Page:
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Bay Area Employment Law Blog

Survey finds widespread sexual harassment in legal profession

Legal professionals in California and worldwide too often have to cope with sexual harassment. A survey by the International Bar Association that collected nearly 7,000 respondents from people in 135 countries recorded widespread problems. Sexist comments and sexually charged jokes represented the top source of harassment as reported by 67.9% of respondents. Unwelcome physical contact such as brushing up against the body accounted for 48.6% of incidents that respondents experienced.

Overall, women had many more complaints about sexual harassment than men with 36.6% of women identifying themselves as victims compared to 7.4% of men. Responses from the people employed in the judiciary sector revealed an above-average presence of sexual harassment. Interestingly, zero men indicated that they had experienced mistreatment in the judiciary while 46.6% of their female colleagues had been made to feel uncomfortable at work.

Should I be receiving overtime pay even though I’m salaried?

Have you worked over 40 hours per week and felt that you weren’t receiving the wages you earned on pay day? Feeling as if your employer has shorted you on your paycheck is an upsetting feeling. Your employer is legally bound to pay you 1.5 times your normal hourly rate of pay for any time worked past eight hours and double time for work after 12 hours.

Just because you’re paid salary doesn’t necessarily mean that you cannot receive overtime pay. You’re still entitled to overtime pay if you work on salary because your employer can still calculate your hourly rate by multiplying your monthly income by 12, dividing that number by 52 and dividing that number by 40.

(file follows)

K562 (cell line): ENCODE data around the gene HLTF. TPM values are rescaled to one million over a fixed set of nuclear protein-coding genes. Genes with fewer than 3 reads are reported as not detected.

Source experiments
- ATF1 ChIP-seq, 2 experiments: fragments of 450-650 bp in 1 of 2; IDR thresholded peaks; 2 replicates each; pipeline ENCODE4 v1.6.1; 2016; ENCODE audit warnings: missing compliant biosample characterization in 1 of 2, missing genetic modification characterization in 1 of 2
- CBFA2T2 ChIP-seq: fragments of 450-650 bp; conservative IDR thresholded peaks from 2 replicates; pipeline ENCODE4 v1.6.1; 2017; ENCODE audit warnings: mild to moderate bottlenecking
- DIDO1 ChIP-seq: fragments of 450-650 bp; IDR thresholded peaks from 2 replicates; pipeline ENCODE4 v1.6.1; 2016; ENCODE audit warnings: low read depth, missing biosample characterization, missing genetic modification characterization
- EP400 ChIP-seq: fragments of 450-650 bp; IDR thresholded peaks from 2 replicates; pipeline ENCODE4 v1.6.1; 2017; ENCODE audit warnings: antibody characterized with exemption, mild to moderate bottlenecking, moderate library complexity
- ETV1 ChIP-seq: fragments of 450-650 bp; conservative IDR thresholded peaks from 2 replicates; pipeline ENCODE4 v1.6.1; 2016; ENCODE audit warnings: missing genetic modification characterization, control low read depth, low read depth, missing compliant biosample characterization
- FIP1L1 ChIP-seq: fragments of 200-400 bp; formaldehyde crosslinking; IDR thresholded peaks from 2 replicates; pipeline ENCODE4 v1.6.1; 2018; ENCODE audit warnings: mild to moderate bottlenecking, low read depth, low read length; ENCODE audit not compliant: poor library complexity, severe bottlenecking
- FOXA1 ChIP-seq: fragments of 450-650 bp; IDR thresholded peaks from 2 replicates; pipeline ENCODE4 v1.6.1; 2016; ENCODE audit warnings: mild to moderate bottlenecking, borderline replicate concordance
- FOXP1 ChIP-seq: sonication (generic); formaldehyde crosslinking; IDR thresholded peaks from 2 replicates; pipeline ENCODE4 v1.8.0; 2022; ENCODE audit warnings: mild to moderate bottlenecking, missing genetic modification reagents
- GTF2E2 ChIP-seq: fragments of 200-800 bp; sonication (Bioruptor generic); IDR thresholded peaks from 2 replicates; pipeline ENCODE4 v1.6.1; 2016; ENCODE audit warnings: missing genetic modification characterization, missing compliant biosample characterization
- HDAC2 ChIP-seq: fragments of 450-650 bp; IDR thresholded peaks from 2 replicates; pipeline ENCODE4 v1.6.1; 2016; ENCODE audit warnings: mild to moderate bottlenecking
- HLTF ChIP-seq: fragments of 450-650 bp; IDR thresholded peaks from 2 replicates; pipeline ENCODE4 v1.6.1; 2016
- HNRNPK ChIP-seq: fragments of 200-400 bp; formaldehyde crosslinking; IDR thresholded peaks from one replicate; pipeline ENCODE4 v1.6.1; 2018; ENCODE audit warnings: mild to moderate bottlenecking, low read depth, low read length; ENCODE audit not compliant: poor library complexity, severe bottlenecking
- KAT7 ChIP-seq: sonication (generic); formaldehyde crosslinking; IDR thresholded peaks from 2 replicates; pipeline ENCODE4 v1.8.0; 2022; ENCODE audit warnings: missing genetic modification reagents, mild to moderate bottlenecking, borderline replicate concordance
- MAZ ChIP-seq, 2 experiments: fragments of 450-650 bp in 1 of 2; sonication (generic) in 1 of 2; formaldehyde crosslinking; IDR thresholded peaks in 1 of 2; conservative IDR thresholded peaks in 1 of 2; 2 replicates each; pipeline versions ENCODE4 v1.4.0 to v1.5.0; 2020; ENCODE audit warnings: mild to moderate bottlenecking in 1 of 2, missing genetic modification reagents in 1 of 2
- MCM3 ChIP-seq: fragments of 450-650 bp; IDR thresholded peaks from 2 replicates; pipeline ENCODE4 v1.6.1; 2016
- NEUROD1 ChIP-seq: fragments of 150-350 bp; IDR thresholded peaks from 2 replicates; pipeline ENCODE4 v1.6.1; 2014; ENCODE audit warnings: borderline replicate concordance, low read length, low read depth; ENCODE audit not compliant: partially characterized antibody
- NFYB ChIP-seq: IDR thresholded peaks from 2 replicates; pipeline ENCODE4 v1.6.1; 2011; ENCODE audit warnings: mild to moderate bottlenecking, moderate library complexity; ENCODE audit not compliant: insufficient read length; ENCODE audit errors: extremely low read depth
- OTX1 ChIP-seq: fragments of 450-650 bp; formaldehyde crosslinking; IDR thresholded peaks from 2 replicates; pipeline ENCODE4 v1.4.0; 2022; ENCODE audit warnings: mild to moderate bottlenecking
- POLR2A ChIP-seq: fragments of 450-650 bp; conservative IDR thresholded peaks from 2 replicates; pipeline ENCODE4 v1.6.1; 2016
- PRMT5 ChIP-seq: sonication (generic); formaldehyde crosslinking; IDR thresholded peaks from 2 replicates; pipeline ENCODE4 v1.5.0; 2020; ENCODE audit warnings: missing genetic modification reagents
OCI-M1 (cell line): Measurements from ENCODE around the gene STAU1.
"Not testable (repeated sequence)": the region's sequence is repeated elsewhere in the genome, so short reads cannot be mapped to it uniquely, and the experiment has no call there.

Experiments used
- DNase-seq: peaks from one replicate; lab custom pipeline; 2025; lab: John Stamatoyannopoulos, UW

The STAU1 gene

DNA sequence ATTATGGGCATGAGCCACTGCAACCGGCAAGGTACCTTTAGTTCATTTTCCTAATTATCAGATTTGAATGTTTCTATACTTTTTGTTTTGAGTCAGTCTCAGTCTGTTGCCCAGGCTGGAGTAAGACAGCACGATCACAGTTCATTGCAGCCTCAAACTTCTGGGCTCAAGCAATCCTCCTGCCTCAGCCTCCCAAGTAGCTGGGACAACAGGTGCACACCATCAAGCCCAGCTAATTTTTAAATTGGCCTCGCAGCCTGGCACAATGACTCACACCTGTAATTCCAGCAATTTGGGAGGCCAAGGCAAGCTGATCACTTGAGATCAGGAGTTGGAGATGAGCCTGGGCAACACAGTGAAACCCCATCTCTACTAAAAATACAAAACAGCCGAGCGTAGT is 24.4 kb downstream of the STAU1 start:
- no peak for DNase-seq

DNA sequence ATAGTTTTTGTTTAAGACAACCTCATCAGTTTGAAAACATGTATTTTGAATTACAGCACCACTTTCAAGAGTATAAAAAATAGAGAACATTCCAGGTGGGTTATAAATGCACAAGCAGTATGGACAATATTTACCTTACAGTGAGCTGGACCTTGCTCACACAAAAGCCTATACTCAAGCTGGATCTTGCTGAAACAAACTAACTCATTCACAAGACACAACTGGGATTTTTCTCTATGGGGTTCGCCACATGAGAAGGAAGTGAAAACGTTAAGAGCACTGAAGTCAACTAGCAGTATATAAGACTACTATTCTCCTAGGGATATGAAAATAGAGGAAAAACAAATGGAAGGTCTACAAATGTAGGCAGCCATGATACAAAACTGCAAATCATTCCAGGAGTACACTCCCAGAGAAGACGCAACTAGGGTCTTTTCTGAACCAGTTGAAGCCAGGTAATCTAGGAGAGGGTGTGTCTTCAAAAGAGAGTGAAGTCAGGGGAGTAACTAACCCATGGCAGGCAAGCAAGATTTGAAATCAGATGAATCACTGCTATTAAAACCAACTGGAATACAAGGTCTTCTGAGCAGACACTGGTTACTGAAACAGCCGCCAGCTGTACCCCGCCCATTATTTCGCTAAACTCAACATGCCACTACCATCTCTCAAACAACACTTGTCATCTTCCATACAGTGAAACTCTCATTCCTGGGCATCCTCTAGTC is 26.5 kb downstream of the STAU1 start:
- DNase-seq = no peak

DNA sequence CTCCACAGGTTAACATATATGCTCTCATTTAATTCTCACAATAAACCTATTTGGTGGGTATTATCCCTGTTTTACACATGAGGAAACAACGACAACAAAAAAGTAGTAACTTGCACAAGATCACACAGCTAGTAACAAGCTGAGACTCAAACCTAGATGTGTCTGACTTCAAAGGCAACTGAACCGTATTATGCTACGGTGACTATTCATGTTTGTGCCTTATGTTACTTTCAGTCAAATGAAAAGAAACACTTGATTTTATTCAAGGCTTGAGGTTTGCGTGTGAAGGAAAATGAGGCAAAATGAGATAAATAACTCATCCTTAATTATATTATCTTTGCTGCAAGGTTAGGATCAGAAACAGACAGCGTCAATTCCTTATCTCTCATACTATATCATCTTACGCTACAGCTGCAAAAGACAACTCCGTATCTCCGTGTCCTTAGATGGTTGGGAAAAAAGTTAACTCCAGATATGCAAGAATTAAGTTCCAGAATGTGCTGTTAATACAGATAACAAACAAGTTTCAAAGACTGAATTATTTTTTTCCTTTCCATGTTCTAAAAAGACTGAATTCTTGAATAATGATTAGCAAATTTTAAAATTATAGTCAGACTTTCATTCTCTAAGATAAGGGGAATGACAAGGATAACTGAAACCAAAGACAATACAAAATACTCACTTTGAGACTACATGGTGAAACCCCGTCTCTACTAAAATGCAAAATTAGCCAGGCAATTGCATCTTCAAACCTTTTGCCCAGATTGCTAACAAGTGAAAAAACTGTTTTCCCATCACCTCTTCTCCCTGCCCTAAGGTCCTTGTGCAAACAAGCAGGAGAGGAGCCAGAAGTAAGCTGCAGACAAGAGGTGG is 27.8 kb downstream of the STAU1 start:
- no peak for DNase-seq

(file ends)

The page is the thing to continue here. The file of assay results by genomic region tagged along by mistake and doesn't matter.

Genetic information discrimination prohibited in the workplace

Workers in the San Francisco Bay Area may have a number of significant concerns about discrimination on the job, ranging from racial discrimination to gendered harassment and abuse. While many know that the federal Equal Employment Opportunity Commission investigates discrimination issues based on race, sex, age or disability, they may not be aware that misuse of genetic information can also give rise to a workplace discrimination case. The EEOC has provided guidance on the use of this provision, one of the newer and less-used aspects of workplace civil rights law.

The EEOC investigates complaints of genetic information discrimination based on the Genetic Information Nondiscrimination Act of 2008, a law barring unfair treatment in employment or insurance. Many people are unaware of these protections, and this could be reflected in the low complaint numbers; in 2018, only 220 complaints were received, a tiny fraction of total EEOC volume. It aims to prevent employers from garnering information about family medical history or background and using this to make employment decisions, such as failing to hire an employee, firing them or demoting them because they could be more expensive to insure.

Age discrimination considered to be an open secret

According to one survey, workers in California and throughout the country regularly face discrimination based on their age. The AARP study revealed that 61 percent of respondents over 45 years old had seen or experienced it themselves. Although the practice was made illegal by the Age Discrimination in Employment Act, it can be difficult to prove that it happened in a given case.

The Supreme Court ruled in 2009 that age has to be the primary reason why a current, past, or prospective employee was subject to a termination, demotion, failure to hire, or similar action. Therefore, employers are generally free to engage in tactics such as requiring that a job applicant provide a birth year with his or her application. Employers may also get away with coded language suggesting that a workplace is fun or that an applicant is overqualified for a position.